St Jude Children’s Research Hospital, Memphis, Tenn, announced that researchers have found that variations of inherited genes are associated with rapid hearing loss in young cancer patients treated with cisplatin, a drug widely used to treat brain tumors and other types of cancer. In some patients, cisplatin causes debilitating side effects that can include hearing loss, according to researchers, and the risk factors involved are not completely understood. A research article describing the new findings about genes as a potential underlying factor appears in the February 9, 2015 online edition of the journal Nature Genetics.

“Even for children receiving uniform therapy, there is substantial variability in their hearing damage after cisplatin treatment, and we suspect this has to do with differences in patients’ genetic make-up,” said co-corresponding author Jun J. Yang, PhD, an assistant member of the St Jude Department of Pharmaceutical Sciences.

According to St Jude, whose research aims to understand how inherited genetic variations affect the way individuals metabolize and respond to drugs, scientists investigated the DNA of 238 young brain tumor patients for more than 1.7 million common genetic variations. Variations in a gene named ACYP2 were associated with as much as a 4-fold greater risk of cisplatin-related hearing loss. The research team reports that this screening is among the first to survey the genetic landscape for clues to help explain why the risk of cisplatin-related hearing loss varies so widely among patients.

“This is an important first step in being able to pinpoint patients who are at higher risk of developing cisplatin toxicity and to learn how to better manage that risk,” said co-corresponding author Clinton Stewart, PharmD, Department of Pharmaceutical Sciences at St Jude.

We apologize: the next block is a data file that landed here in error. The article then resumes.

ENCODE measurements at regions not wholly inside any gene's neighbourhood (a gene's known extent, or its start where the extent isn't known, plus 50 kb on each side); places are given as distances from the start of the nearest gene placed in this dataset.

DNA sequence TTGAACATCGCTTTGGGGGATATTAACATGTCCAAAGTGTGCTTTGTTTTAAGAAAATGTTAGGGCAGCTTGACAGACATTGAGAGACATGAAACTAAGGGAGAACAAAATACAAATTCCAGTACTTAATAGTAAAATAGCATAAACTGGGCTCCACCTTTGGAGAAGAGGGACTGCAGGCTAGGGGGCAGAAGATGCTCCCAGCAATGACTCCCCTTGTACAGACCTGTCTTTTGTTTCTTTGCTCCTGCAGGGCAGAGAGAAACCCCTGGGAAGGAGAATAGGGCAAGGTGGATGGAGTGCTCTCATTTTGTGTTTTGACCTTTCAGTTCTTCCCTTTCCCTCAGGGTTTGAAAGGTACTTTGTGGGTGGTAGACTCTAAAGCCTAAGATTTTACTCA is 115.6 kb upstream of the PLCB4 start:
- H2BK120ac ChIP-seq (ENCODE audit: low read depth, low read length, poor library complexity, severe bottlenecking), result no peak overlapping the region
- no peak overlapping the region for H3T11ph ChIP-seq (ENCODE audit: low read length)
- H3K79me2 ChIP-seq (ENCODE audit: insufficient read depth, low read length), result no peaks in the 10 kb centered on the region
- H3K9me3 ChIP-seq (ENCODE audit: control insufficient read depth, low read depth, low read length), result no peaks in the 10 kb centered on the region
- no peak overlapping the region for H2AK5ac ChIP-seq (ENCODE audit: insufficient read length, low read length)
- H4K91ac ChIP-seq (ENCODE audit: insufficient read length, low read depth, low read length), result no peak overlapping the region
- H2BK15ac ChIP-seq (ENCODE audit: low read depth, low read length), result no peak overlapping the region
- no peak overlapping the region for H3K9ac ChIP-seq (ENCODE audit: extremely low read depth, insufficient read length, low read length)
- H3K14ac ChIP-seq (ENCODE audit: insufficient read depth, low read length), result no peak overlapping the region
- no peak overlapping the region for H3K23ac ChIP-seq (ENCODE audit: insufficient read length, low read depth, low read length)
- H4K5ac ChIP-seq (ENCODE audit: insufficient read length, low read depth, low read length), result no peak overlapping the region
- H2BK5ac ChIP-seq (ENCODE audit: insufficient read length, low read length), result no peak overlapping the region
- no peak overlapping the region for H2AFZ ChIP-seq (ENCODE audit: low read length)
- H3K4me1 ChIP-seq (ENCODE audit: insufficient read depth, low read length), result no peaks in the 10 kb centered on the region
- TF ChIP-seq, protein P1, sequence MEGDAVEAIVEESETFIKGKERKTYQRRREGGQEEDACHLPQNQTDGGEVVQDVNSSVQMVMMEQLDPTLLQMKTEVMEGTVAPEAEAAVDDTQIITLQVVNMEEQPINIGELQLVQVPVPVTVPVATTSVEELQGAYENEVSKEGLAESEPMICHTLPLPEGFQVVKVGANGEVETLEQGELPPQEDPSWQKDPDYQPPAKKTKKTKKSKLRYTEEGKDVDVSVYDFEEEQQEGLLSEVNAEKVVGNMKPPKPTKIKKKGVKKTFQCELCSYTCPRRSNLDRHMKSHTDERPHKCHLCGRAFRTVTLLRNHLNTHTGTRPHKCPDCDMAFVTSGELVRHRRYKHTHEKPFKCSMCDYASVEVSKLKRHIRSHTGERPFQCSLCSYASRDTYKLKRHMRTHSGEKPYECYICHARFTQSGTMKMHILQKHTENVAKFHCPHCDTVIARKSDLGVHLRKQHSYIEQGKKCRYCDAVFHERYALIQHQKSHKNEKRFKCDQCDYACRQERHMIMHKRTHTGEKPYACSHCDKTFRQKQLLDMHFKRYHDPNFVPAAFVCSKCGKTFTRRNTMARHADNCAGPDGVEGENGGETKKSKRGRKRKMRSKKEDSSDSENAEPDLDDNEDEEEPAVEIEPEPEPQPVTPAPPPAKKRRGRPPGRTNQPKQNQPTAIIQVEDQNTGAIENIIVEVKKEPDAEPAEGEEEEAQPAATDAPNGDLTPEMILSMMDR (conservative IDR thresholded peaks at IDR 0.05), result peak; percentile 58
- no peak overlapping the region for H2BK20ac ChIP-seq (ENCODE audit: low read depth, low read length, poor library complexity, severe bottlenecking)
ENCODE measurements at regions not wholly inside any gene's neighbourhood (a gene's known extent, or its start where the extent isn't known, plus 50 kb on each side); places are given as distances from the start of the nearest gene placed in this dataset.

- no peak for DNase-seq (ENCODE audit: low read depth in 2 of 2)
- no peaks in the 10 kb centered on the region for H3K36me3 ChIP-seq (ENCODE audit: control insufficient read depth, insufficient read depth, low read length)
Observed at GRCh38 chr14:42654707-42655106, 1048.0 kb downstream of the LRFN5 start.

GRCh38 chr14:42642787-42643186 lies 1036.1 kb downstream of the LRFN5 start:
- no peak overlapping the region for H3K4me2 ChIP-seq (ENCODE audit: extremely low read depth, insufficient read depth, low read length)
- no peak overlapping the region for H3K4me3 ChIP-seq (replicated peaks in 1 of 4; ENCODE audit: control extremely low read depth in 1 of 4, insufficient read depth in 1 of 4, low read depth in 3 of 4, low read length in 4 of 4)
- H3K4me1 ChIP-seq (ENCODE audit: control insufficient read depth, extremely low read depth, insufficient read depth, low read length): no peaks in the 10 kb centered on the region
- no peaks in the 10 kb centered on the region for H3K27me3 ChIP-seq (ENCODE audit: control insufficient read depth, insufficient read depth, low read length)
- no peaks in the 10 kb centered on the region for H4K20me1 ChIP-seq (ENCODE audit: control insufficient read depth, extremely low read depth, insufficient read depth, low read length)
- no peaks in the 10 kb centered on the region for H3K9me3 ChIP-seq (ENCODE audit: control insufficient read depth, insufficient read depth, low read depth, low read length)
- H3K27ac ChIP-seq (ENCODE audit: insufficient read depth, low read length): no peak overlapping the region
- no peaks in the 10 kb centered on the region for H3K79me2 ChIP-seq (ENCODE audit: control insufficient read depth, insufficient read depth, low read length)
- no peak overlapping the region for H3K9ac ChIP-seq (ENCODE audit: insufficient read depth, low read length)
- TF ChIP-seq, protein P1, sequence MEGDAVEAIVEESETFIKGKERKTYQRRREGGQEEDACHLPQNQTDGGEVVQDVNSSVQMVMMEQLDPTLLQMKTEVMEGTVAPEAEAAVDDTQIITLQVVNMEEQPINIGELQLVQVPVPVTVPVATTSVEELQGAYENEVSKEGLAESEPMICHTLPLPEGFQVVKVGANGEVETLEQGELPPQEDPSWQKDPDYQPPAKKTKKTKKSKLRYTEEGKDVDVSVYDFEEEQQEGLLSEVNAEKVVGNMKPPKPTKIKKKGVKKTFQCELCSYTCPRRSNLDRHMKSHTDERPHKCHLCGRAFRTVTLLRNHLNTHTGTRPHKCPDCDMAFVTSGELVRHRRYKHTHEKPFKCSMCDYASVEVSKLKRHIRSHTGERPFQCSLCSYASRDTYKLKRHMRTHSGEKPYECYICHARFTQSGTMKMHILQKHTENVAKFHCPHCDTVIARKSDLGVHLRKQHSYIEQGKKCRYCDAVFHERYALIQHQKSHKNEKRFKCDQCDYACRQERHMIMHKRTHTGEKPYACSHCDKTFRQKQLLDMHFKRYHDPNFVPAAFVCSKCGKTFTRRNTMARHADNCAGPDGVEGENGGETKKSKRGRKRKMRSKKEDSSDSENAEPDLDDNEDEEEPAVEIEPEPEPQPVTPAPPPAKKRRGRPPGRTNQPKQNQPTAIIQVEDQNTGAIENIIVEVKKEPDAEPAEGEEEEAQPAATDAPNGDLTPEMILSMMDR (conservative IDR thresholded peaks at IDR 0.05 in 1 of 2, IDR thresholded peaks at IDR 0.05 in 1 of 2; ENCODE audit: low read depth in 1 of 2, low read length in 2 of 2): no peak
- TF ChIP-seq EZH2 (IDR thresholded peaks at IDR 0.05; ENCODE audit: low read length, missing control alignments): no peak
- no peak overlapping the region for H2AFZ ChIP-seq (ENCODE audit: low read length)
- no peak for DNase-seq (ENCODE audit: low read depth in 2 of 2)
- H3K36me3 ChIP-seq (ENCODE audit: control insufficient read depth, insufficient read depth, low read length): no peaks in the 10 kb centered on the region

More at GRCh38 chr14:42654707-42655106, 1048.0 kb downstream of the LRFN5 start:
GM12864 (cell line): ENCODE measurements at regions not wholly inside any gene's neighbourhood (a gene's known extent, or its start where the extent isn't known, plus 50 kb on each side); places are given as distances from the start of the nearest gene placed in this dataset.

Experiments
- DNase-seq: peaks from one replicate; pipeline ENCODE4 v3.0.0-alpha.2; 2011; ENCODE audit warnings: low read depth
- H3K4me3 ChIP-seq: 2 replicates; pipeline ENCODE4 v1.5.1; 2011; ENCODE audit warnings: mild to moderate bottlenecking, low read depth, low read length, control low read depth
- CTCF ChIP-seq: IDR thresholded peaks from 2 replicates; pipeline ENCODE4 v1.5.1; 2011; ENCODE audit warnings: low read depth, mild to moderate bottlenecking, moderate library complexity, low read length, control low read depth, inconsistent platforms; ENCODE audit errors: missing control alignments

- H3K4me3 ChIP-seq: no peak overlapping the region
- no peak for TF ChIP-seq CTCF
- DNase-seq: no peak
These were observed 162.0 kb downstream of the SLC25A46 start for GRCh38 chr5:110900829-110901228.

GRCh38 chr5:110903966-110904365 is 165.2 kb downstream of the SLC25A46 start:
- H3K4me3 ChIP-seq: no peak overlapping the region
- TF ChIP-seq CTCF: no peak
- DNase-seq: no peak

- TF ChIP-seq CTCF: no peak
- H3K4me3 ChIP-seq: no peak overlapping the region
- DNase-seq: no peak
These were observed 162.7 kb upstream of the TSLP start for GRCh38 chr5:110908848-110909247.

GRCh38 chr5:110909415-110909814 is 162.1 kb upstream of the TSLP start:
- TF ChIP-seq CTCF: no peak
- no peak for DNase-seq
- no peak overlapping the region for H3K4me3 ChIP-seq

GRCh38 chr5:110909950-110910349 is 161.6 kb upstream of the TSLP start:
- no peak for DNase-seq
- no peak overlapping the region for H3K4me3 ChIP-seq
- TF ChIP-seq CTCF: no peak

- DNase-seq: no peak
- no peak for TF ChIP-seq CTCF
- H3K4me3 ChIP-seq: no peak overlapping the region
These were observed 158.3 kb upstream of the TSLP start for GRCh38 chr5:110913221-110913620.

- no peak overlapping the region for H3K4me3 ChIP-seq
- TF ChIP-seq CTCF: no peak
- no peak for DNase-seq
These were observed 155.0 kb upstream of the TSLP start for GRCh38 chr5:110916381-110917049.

In a separate group of 68 young brain tumor patients, the St. Jude research team confirmed an association between the high-risk ACYP2 variants and cisplatin-related hearing loss. They report that this link was independent of other risk factors for cisplatin-related hearing loss, including patient age and radiation therapy. Twenty-four of the 306 patients in this study had at least one copy of the high-risk ACYP2 variant. The researchers found that all 24 patients had measurable hearing loss that occurred as early as weeks after beginning cisplatin treatment, but the ACYP2 variant explained a relatively small proportion of hearing damage.

Dr Yang said this finding suggests that other genes also contribute to the risk of hearing loss and are yet to be identified, and further research is needed to understand how the ACYP2 variations modify the risk facing patients of cisplatin toxicity. Further studies in this area could potentially lead to new medications to protect high-risk patients, or help identify candidates for intensive monitoring and early intervention to protect their hearing.

“Our primary goal is to cure children with brain tumors, but we also have a duty to help patients survive with a high quality of life,” said co-first author Giles Robinson, MD, an assistant member of the St Jude Department of Oncology. “Hearing loss can have a significant impact on a child’s quality of life, language development, and academic performance. There is no easy fix, but the more we know about the risk factors, the better we will understand how to use cisplatin.”

Source: St Jude Children’s Research Hospital, Nature Genetics

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